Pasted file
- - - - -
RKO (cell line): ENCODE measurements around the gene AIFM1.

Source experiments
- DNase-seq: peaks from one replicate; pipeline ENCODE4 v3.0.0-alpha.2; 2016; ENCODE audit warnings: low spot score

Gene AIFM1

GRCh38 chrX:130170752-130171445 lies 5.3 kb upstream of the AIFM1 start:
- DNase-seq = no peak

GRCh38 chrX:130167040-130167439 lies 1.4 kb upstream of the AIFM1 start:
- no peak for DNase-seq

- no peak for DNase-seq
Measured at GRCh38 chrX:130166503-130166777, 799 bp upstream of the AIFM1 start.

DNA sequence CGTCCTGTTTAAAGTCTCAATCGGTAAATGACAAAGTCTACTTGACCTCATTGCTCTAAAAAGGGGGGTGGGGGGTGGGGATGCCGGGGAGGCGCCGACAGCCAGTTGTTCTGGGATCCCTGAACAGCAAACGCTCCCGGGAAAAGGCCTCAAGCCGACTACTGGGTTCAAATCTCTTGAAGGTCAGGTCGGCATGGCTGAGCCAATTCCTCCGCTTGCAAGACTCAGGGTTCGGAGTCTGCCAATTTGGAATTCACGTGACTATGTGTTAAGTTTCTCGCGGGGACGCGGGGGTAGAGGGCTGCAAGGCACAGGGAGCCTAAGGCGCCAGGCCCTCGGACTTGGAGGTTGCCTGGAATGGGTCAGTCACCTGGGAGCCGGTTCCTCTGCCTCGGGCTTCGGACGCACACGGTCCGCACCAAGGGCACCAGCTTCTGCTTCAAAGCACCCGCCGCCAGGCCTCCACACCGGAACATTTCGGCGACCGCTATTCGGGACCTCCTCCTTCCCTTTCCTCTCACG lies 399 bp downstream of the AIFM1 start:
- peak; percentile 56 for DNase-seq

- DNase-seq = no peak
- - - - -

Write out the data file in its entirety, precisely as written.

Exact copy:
RKO (cell line): ENCODE measurements around the gene AIFM1.

Source experiments
- DNase-seq: peaks from one replicate; pipeline ENCODE4 v3.0.0-alpha.2; 2016; ENCODE audit warnings: low spot score

Gene AIFM1

GRCh38 chrX:130170752-130171445 lies 5.3 kb upstream of the AIFM1 start:
- DNase-seq = no peak

GRCh38 chrX:130167040-130167439 lies 1.4 kb upstream of the AIFM1 start:
- no peak for DNase-seq

- no peak for DNase-seq
Measured at GRCh38 chrX:130166503-130166777, 799 bp upstream of the AIFM1 start.

DNA sequence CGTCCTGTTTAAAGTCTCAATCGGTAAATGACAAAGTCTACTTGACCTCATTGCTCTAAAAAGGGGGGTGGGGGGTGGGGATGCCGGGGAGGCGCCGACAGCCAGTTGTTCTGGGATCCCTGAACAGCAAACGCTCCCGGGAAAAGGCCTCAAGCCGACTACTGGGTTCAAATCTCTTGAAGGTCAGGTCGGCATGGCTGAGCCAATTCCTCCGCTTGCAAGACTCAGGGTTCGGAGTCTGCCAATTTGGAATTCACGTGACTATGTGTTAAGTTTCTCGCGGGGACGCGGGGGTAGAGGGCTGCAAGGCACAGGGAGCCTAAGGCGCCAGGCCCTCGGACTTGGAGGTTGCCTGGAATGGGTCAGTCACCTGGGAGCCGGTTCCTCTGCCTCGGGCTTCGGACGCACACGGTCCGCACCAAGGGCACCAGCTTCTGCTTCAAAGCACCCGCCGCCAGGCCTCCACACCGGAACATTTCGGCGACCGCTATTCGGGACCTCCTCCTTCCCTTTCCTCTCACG lies 399 bp downstream of the AIFM1 start:
- peak; percentile 56 for DNase-seq

- DNase-seq = no peak